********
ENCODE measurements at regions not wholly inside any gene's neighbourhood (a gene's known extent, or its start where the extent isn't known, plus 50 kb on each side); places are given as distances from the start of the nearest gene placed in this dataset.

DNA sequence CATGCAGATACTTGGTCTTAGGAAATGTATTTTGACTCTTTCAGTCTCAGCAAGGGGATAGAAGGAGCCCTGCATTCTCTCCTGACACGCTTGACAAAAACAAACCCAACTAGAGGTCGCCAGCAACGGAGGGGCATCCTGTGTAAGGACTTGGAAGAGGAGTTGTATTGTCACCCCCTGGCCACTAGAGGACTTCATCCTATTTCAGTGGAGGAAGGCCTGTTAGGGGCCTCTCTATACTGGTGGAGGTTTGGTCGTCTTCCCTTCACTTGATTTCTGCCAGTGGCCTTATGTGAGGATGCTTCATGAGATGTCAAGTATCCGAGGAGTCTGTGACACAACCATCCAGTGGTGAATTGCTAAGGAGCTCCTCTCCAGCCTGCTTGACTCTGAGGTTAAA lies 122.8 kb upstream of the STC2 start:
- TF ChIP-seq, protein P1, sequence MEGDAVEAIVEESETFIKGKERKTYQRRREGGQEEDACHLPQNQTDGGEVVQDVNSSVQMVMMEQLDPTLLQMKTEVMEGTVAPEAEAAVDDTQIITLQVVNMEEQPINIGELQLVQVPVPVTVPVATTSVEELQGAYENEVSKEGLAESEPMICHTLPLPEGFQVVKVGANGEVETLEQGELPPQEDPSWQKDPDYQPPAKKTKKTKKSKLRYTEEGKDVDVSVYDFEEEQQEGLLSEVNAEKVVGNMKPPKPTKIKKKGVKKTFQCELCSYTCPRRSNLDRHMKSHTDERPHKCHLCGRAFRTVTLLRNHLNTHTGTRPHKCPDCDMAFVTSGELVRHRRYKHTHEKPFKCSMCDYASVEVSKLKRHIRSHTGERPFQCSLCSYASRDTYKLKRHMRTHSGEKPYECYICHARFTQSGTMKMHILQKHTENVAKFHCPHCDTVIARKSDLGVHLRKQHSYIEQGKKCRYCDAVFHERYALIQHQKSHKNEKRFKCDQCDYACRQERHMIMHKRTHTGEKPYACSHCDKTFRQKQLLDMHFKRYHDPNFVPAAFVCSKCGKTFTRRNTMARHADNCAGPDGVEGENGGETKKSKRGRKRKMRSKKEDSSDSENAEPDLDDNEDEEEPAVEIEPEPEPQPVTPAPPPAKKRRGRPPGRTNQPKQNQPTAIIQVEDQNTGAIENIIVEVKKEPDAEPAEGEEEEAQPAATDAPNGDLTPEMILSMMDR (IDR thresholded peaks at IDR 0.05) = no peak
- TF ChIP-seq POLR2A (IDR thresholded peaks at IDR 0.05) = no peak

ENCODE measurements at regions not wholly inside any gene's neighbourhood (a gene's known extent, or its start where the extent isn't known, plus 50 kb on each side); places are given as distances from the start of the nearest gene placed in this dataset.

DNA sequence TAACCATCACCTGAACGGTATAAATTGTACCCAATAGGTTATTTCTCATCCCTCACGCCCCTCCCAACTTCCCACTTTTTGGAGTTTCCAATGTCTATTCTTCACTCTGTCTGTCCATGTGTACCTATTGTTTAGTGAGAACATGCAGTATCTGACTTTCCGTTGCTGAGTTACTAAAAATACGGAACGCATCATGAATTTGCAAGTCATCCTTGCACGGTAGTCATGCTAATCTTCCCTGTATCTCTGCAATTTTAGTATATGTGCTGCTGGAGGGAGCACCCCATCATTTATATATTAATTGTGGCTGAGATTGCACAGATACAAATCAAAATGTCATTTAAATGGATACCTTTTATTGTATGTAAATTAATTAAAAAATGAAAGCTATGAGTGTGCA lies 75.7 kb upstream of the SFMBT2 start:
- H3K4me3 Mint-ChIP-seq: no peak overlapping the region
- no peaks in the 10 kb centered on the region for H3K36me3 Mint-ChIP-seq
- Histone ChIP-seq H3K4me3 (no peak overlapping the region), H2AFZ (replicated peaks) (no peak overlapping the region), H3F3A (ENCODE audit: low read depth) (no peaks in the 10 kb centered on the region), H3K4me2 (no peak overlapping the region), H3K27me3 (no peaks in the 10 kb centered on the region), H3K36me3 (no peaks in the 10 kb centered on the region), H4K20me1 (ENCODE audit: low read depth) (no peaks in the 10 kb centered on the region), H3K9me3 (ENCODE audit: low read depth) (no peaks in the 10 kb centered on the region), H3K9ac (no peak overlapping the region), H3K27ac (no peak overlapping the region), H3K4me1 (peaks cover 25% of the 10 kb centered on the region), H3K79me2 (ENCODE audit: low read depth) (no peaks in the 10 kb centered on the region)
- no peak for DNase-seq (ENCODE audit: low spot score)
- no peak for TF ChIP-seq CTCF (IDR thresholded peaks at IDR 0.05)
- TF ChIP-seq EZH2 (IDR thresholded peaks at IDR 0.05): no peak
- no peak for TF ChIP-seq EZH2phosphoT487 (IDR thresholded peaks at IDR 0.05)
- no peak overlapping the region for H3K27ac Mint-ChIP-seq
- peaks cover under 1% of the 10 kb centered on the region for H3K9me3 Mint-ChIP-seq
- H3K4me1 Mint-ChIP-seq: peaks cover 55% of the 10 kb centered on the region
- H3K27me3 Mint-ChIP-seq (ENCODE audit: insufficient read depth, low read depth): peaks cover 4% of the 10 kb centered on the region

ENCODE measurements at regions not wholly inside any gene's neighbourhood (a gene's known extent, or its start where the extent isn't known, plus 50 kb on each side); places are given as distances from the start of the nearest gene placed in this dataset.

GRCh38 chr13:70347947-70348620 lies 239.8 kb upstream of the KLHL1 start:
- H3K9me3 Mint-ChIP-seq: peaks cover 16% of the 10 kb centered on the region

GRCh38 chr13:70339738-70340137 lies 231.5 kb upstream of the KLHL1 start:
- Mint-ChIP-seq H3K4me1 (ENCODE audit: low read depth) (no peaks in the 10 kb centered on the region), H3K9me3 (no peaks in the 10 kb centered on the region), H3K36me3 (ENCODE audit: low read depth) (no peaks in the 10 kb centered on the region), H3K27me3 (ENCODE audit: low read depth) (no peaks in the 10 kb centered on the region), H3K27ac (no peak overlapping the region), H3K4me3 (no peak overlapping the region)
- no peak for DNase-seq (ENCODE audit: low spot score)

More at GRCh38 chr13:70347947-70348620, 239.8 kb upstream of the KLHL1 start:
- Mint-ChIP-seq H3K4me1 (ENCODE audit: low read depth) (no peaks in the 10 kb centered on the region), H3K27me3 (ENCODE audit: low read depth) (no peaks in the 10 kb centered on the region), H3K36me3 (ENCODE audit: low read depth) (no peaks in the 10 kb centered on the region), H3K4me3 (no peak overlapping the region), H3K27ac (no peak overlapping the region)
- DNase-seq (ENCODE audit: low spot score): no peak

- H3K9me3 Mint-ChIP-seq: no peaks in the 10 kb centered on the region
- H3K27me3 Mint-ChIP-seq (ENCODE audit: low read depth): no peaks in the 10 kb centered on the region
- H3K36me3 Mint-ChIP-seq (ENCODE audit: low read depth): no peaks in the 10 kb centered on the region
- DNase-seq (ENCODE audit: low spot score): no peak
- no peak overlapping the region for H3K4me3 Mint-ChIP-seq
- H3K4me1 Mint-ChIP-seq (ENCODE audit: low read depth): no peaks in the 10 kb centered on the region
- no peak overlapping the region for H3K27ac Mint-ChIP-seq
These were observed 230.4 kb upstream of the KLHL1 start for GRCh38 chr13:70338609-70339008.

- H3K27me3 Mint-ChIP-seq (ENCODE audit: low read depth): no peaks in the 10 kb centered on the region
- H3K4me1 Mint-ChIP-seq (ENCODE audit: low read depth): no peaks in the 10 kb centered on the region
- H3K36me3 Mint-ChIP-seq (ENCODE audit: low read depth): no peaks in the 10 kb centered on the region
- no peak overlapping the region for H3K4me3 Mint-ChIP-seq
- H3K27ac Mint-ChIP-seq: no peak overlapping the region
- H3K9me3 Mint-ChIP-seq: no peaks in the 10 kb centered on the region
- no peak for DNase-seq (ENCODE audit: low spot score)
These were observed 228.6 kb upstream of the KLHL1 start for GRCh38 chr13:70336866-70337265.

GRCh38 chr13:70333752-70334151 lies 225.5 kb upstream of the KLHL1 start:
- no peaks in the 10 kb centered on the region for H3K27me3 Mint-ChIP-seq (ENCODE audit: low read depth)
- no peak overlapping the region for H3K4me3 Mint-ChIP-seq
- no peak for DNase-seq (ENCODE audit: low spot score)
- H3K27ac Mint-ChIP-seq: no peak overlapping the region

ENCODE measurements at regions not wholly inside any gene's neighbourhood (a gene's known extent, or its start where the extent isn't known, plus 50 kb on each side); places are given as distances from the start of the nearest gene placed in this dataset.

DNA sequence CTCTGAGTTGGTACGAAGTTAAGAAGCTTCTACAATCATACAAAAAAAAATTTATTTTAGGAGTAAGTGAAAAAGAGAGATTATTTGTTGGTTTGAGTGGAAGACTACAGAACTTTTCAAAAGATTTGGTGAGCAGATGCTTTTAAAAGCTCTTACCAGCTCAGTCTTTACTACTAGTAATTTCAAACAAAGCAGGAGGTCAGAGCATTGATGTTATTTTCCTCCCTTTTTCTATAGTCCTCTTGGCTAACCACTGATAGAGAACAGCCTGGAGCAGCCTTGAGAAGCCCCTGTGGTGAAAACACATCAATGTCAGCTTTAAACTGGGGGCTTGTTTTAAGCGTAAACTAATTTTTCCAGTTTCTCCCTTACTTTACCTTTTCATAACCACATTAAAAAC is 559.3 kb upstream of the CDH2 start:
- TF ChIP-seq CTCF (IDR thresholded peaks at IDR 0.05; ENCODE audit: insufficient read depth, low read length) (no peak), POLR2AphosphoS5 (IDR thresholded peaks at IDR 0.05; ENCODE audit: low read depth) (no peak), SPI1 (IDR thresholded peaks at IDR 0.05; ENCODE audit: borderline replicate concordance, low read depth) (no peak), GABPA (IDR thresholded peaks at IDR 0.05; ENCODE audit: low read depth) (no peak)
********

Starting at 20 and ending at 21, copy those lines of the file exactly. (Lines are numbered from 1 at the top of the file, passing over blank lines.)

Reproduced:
- H3K9me3 Mint-ChIP-seq: peaks cover 16% of the 10 kb centered on the region

GRCh38 chr13:70339738-70340137 lies 231.5 kb upstream of the KLHL1 start: